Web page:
Chamber Music

Karl Weigl Foundation

Sonata for Viola and Piano (1940)
Adagio - Allegretto commodo - Allegro
performed by Garth Knox, viola and Stephane Ginsburgh, piano

CD 1 contains vocal music
CD 2 contains instrumental music

Recorded and mixed at Hungaroton Studios in Budapest, October 1999
Cover design by Ric Kallaher

The Karl Weigl Foundation

Allegretto commodo (4:43)

Allegro (5:16)

On Karl Weigl

Born on 6 February 1881, studied composition with Zemlinsky and Robert Fuchs, piano with Anton Door and musicology with Guido Adler.
His music was popular with the audience and critics and highly appreciated by his colleagues: he was- apart from Zemlinsky and Schoenberg- one of the central figures of the „Society of Creative Musicians“ („Vereinigung schaffender Tonkuenstler“).
After working as a coach for soloists at the Hofoper under Gustav Mahler in 1904-06, he lived as a freelance composer and music-teacher. In 1918 he was engaged by the „New Vienna Conservatory“ as a theory teacher and was highly esteemed in this position and also as „Lektor“ (teaching music theory) at the University of Vienna.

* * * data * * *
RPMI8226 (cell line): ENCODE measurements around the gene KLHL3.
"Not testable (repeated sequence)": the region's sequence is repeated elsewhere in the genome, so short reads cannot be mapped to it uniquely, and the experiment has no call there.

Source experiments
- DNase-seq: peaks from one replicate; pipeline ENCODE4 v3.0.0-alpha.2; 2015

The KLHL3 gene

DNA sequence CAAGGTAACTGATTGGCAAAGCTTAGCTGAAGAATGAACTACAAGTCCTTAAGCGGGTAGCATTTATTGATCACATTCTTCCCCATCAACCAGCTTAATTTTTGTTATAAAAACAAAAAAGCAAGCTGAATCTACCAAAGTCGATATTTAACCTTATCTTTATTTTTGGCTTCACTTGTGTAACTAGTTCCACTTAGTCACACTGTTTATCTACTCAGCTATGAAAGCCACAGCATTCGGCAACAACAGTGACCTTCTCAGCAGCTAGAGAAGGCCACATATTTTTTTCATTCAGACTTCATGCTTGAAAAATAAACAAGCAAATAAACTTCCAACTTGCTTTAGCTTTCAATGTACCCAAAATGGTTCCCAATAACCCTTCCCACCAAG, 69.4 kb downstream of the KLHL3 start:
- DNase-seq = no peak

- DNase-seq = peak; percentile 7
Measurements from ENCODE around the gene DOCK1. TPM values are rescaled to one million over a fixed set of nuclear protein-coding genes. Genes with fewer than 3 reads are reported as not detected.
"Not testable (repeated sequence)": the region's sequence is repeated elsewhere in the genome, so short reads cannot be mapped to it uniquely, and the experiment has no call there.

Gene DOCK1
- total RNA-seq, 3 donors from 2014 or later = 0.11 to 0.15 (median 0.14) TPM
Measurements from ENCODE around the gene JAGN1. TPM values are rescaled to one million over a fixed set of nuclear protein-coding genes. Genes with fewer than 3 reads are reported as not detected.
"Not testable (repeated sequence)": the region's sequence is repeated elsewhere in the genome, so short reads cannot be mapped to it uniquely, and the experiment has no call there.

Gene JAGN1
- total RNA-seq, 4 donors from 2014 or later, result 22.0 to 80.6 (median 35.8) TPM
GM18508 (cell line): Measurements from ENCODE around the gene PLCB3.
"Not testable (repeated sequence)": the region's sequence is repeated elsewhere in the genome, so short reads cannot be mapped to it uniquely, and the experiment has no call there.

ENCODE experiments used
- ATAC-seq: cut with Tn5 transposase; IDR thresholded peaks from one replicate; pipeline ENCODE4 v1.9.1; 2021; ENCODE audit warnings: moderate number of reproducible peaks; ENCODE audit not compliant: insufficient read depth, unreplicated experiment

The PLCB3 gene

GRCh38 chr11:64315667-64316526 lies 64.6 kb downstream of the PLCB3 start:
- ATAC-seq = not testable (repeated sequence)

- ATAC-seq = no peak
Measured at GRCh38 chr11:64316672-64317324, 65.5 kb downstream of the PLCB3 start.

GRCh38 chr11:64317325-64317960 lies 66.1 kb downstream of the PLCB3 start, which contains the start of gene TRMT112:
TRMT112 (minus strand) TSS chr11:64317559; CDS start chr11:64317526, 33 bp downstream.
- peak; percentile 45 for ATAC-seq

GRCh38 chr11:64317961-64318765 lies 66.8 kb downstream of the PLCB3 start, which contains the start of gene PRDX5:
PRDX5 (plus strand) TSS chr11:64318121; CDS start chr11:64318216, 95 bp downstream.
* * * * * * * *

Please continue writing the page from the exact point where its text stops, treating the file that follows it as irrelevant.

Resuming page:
In 1938 Weigl lost any chance of survival in his jobs because of his Jewish origin and emigrated with his family to United States where, after initial difficulties, he took up teaching and composing and became head of the theory department at Boston Conservatory and also worked for the Philadelphia Academy. He died on 11 August 1949.
Weigl's first compositions can be compared with the early works of Schoenberg or Zemlinsky. When Schoenberg developed his 12-tone music Weigl followed anorther path: his personal, highly expressive style is charactarized by a chromatically determined harmony and colourful instrumentation. Major compositions are the „Phantastic Intermezzo“, performed by the Vienna Philharmonic Orchestra under Furtwängler, his symphonies, one piano- and a violin-concerto and the cantata „Weltfeier“. Today importance is attached to his chamber music and Lieder.
Pablo Casals wrote in 1941: „Karl Weigl's music will not be lost. One will come back to it when the storm will have passed. One will come back to those who have written real music.“


Karl Weigl Foundation

Karl Weigl Papers at Yale University Library